To begin with Theresa read from chapter one of The Rasputin Dagger, about the massacre in St Petersburg in 1905. It’s something I recall from my school history books, but it was never like when described by Theresa. She really does bring history to life.

Theresa Breslin

The character Stefan was twelve years old when he took part in this peaceful march because people were starving. And then his mother and many others were massacred. He was radicalised by this, and it made what happened in 1917 the only way forward for Stefan and countless others.

The dagger in the story was one Theresa found in the Topkapi Palace in Istanbul many years ago, and just knew she had to use in a story. And some years ago when the Edinburgh Book Festival sent fifty writers to different places in the world, they sent Theresa to Siberia. It was somewhere she’d never have gone otherwise and it was a fantastic experience. She loved the light in Siberia. Less so the idea of encountering wolves and bears in the wild.

She talked about Rasputin and his background, and about the haemophilia the Tsar’s only son suffered from. She showed photos of the Summer Palace and the Winter Palace, where the Royal family lived, seemingly oblivious to the suffering of the people.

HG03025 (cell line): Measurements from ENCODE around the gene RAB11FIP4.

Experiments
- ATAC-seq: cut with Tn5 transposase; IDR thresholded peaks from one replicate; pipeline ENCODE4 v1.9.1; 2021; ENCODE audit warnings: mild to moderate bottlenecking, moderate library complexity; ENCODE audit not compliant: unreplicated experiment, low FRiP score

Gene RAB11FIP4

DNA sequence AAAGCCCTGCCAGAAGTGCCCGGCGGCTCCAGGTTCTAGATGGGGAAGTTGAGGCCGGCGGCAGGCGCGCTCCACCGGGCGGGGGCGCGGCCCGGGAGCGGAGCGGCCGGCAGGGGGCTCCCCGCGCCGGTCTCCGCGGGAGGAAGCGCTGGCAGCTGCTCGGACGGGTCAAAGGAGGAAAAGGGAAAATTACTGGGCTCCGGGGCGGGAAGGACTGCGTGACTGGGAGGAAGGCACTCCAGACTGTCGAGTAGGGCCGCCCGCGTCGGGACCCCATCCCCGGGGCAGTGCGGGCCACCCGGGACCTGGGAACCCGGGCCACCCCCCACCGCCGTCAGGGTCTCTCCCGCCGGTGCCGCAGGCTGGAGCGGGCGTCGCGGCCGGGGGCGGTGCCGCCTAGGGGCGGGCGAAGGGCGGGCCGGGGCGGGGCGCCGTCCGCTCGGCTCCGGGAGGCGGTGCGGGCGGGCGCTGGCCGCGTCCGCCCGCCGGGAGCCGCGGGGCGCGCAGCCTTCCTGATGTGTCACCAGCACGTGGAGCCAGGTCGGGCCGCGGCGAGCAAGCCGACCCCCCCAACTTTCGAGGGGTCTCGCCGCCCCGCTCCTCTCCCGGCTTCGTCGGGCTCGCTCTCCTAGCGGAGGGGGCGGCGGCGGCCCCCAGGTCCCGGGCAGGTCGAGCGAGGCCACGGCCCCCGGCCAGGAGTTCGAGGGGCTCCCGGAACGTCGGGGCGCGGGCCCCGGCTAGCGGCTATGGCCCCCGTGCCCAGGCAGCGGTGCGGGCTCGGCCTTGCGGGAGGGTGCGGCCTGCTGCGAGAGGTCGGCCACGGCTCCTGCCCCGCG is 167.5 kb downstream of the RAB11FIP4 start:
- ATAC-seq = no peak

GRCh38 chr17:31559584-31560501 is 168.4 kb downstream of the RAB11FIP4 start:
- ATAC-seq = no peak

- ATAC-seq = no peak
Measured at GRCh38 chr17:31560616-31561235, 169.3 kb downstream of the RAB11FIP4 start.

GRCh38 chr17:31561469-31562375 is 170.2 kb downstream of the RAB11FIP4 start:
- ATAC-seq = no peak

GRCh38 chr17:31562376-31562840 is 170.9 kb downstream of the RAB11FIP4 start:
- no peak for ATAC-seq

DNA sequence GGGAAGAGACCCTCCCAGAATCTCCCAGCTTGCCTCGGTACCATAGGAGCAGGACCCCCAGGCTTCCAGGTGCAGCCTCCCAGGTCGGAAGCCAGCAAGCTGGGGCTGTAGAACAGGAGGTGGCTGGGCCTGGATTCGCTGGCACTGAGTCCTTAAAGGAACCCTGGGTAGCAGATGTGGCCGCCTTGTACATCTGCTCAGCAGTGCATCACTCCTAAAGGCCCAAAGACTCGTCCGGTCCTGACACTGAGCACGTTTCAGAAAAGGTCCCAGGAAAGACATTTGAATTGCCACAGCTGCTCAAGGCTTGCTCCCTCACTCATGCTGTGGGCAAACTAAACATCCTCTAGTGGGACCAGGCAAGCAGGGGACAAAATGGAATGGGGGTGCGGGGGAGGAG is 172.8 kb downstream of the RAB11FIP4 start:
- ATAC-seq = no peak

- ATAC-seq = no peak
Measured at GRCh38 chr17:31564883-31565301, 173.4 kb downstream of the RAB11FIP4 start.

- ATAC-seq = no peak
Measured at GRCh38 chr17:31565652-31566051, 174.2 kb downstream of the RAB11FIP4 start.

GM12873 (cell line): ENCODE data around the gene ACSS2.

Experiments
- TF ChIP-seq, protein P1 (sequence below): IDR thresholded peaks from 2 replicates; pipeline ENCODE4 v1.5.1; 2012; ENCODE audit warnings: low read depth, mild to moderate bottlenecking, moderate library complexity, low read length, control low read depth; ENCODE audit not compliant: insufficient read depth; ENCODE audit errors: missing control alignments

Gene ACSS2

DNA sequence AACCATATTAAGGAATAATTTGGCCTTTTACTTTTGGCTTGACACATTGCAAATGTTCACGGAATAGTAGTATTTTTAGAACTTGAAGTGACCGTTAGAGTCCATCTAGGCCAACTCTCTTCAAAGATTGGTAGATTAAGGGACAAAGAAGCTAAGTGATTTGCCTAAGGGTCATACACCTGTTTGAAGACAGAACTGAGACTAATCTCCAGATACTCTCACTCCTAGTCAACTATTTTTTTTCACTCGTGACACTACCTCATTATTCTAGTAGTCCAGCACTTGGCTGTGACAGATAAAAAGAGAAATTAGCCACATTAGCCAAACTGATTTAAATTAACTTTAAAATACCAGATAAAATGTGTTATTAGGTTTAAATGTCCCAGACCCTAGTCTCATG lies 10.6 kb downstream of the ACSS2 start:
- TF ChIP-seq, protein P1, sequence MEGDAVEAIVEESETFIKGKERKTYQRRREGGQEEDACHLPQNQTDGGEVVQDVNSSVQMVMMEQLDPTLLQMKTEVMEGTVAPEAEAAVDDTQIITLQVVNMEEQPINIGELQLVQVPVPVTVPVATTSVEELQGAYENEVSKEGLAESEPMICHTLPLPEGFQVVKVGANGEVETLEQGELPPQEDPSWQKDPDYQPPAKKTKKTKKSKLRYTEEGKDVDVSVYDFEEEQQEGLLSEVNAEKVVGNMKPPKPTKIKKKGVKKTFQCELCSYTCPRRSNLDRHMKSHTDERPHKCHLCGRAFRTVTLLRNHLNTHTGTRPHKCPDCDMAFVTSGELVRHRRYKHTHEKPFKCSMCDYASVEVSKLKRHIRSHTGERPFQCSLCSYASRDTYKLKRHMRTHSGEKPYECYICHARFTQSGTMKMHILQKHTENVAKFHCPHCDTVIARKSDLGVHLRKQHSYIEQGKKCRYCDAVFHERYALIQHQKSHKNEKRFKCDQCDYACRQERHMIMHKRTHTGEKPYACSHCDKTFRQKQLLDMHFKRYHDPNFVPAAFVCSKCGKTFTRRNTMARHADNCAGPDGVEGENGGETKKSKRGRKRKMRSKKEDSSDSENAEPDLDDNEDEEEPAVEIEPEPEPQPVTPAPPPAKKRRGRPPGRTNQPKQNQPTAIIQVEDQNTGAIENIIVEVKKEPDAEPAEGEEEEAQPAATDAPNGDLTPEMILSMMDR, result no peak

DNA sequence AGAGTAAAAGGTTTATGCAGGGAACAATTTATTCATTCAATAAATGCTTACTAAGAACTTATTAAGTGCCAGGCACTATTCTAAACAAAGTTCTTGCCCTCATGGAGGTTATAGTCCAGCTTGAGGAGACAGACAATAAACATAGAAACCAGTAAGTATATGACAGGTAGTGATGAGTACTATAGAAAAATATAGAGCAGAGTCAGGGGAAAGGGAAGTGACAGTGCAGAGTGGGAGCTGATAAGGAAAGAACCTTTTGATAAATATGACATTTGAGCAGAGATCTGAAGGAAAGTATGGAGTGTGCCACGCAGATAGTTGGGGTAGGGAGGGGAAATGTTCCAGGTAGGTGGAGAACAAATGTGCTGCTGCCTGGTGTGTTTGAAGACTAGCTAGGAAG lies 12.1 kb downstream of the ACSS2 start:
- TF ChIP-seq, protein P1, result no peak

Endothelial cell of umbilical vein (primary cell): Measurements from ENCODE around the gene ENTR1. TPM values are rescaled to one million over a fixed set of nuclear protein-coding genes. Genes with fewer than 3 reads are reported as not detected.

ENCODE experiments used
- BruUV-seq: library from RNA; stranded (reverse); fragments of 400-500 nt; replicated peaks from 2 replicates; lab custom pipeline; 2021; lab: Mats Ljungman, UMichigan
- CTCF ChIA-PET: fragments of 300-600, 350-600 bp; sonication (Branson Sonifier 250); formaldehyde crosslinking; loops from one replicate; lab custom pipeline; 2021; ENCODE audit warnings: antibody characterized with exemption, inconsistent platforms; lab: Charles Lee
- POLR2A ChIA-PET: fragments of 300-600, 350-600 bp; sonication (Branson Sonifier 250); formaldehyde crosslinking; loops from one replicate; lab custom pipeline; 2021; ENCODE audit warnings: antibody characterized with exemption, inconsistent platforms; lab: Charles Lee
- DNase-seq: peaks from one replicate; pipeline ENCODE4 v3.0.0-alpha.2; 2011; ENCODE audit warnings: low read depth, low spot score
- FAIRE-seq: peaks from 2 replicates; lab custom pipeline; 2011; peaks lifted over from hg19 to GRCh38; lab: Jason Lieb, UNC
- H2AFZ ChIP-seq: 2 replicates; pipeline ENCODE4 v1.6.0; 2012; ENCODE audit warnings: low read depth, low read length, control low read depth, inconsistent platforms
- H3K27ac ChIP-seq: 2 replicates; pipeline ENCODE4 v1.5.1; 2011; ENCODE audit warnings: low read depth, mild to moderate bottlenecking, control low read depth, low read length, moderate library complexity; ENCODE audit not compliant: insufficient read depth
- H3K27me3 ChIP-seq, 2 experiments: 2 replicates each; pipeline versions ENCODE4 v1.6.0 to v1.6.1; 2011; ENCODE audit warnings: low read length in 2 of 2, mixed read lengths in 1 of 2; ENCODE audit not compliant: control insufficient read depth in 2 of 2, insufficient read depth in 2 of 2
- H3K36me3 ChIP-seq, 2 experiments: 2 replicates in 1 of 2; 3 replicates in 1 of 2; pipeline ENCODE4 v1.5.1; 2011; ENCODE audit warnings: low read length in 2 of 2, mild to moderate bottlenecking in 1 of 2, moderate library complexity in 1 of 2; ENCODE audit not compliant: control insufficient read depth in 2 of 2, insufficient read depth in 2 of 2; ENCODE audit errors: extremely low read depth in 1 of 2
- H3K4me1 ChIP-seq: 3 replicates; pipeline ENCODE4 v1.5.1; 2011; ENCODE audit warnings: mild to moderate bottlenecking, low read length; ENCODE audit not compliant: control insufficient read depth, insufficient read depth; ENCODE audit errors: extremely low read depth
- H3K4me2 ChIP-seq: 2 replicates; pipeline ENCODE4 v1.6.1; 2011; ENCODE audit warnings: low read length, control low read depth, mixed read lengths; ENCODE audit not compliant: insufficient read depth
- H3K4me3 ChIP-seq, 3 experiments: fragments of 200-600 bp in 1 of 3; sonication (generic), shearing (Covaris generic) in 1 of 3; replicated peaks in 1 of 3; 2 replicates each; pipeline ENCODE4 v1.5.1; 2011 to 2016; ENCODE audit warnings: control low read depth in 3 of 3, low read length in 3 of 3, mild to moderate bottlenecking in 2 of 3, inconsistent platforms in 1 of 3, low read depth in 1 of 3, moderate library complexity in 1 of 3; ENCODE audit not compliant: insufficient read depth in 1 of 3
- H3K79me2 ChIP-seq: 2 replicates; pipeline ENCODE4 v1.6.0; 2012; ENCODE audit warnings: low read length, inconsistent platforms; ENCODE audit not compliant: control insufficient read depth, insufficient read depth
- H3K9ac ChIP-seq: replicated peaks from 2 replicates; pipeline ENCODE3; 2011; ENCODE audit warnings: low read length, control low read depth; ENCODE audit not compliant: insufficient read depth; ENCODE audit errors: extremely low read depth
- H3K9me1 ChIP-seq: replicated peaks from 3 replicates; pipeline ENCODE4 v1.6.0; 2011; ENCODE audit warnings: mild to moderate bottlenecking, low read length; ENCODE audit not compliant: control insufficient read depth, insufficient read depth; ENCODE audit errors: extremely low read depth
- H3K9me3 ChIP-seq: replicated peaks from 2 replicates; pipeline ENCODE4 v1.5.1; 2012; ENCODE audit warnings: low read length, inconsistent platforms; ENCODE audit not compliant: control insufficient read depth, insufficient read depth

When writing this book Theresa had a deadline, since it was about what happened in October 1917. And as it was about real people, she couldn’t change what actually happened. She looked into the rumours that Anastasia survived the murder of the Tsar’s family.

Theresa Breslin

When she was in Siberia she collected names for characters, and made lists of things like street names. Sometimes she needs to get to know her characters before she can tell what their names might be. And to, well, maybe confuse herself, Theresa would hold her notebook up to a mirror to try and read mirror image, seeing if she could decode the ‘Russian style’ words.

Talking about Charlottesville today and how there is a split between the sexes on how people perceive what’s going on, Theresa reminded the pupils that whereas women had few rights in Russia, in 1917 more women there had the right to vote than did British women.

Asked which of her characters she might be, she felt she is Frances in Remembrance. And she recalled the librarian of her childhood, a ‘dragon librarian’ who forced children to pass a reading test before they could borrow books. Theresa mused on the fact that she went on to become a librarian herself…

Theresa Breslin

She also remembered a very bad review in one of the Sunday papers once. Mr B brought her tea in bed, which made her realise it was bad news. But her son-in-law later barbecued the review.